Regardless, electric vehicles are considerably more efficient that gasoline, thanks to electric motors rather than the internal combustion engine. The isuse is range, cost and recycling the battery, but all of those are improving - e.g. the Leaf or the Volt. Eventually, pure electric vehicles should cost less (esp. if no range extender), and last much longer (although battery may need to change after 5 or 10 years) as there are fewer moving parts. It will take a while for the scale to build up, for that to the be the case though.
    Last edited by moahunter; 16-12-2009 at 12:45 PM.

  8. #8

    Default

    From http://en.wikipedia.org/wiki/Nissan_Leaf

    The Leaf uses a front-mounted electric motor driving the wheels, powered by a 24kW·h/90 kW lithium ion battery pack.
    The battery can be charged to 80% capacity in about 30 minutes with a special quick charger[9] that sends 440/480 volt direct current to the battery. It can also be charged from a conventional 110- or 220-volt alternating current outlet.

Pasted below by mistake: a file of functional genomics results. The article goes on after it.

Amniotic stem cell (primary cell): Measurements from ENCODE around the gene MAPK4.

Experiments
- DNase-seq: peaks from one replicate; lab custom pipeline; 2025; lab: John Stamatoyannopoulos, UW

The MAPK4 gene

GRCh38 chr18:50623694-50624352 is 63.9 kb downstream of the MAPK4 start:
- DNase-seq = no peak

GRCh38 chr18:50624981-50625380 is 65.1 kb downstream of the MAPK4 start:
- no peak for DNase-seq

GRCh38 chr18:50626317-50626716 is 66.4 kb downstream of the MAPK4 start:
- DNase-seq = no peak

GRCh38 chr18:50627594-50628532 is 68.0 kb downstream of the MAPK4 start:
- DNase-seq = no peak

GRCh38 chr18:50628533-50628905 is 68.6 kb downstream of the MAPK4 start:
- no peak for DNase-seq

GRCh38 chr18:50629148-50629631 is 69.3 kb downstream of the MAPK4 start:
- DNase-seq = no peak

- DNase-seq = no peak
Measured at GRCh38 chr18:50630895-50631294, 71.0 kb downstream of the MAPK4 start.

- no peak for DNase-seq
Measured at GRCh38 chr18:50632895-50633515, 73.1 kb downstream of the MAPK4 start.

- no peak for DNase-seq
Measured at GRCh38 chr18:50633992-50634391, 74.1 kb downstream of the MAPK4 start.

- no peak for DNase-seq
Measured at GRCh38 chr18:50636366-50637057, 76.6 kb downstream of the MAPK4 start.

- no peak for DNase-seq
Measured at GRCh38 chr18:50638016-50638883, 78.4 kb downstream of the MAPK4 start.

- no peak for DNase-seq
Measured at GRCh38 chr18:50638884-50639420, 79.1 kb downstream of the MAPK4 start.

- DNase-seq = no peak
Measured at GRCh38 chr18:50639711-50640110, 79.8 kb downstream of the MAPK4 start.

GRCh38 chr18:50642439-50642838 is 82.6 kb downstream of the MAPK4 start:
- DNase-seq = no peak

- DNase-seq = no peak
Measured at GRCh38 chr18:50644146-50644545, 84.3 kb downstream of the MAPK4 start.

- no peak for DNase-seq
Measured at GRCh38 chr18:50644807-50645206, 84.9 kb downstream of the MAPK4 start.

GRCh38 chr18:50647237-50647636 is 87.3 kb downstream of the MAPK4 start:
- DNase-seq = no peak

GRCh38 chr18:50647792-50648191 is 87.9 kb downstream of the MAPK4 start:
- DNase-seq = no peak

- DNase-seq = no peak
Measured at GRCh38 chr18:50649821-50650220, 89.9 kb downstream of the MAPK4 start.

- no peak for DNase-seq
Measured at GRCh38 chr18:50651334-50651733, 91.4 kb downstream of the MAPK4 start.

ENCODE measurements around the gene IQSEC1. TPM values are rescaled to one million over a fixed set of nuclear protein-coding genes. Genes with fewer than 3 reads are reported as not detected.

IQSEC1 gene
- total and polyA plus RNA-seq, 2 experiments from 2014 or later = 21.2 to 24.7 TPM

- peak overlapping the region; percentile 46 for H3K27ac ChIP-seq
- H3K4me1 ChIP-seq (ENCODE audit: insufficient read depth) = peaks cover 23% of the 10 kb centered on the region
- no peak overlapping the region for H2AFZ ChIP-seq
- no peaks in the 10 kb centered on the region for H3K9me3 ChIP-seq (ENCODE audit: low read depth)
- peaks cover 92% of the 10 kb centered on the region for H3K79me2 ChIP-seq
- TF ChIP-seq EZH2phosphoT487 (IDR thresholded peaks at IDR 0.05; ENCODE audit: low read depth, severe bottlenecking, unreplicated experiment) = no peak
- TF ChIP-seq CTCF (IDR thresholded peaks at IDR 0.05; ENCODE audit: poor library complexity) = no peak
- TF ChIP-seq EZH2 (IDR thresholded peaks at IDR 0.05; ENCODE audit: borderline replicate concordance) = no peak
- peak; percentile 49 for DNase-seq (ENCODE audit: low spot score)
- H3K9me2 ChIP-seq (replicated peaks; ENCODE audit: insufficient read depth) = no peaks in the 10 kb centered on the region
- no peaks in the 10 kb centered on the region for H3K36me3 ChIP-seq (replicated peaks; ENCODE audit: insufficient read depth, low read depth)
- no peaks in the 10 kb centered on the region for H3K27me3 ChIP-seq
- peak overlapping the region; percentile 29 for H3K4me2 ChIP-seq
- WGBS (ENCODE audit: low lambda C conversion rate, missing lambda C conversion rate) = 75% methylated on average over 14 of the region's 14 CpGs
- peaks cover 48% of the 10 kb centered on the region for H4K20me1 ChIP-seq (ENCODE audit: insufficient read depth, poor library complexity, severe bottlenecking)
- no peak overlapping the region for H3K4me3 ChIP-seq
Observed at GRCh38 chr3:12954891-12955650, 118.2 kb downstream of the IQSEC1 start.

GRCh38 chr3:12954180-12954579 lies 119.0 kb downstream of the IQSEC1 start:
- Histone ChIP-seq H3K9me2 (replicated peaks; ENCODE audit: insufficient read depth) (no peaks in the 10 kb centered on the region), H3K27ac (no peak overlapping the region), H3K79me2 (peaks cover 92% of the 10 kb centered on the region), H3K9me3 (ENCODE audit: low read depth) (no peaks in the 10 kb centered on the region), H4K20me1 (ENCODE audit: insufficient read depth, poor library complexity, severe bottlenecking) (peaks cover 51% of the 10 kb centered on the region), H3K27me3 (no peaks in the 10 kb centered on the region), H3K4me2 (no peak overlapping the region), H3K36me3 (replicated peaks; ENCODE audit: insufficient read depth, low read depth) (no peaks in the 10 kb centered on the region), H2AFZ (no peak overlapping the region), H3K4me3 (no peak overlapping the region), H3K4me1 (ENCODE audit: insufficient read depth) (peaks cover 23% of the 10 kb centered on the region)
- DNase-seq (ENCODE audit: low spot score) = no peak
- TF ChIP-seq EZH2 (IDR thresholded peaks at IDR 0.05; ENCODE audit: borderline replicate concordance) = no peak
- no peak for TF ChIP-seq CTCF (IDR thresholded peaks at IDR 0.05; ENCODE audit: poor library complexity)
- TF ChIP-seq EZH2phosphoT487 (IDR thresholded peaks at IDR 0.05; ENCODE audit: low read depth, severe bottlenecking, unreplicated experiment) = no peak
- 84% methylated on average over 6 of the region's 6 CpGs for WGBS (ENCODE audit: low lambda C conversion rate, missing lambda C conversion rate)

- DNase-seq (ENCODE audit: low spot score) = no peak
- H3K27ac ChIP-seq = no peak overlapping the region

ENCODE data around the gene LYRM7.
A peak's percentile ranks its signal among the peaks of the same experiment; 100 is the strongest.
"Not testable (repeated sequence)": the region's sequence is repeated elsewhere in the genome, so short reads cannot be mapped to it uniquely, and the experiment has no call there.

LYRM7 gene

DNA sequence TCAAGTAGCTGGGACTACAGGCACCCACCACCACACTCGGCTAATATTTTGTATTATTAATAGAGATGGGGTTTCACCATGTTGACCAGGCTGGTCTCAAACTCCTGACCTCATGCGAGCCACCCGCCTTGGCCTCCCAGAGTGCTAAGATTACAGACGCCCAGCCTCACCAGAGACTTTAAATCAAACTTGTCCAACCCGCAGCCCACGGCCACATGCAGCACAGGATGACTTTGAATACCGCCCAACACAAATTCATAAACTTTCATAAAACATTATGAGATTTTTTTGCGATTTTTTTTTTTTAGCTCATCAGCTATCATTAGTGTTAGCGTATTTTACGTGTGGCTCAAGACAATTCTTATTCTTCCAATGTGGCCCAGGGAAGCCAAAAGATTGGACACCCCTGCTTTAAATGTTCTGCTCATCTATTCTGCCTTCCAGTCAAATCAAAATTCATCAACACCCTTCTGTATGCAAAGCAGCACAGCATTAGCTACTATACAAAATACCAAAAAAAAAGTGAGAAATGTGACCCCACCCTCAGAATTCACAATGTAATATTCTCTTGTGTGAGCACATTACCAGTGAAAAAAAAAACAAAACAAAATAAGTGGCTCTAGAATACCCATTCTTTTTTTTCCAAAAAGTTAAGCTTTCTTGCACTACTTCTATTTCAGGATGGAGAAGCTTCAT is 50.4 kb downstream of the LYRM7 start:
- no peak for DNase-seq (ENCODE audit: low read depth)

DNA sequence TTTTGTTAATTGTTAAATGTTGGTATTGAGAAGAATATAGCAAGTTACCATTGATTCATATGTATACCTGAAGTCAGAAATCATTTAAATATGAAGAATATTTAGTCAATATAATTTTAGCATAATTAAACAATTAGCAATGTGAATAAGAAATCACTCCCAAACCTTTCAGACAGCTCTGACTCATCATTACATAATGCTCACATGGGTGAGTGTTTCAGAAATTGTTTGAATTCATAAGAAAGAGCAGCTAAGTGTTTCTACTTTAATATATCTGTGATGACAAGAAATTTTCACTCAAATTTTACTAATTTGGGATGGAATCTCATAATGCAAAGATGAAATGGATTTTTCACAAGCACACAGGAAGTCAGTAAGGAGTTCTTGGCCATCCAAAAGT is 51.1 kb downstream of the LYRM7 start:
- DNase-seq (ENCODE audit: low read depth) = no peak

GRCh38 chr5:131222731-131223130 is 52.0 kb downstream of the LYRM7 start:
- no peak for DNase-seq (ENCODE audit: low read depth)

80% of 24KWh is 19.2KWh, or roughly the daily usage of an apartment. Getting that into a battery inside of 30 minutes isn't currently feasible with the current residential electricity grid, as it's simply not built to that sort of demand or supply voltage. You'd be able to get a quick charge at a central location, but at home? Be prepared for huge costs for installation and electricity service.

    40 KW of demand is needed to put 20KWh of power into a battery in half an hour, at 100% efficiency, which isn't possible for recharging.
    Giving less of a damn than ever… Can't laugh at the ignorant if you ignore them!

  9. #9

    Default

    ^Most people aren't going to run them down to 0 every day though, most of us don't do 160km of driving every day. On a 220, it is supposed to be an 8 hour charge, so just put a 220 in the garage (not a big deal), and will charge fully overnight.

  10. #10
    I'd rather C2E than work!
    Join Date
    Feb 2008
    Location
    Westmount, Edmonton
    Posts
    5,004

    Default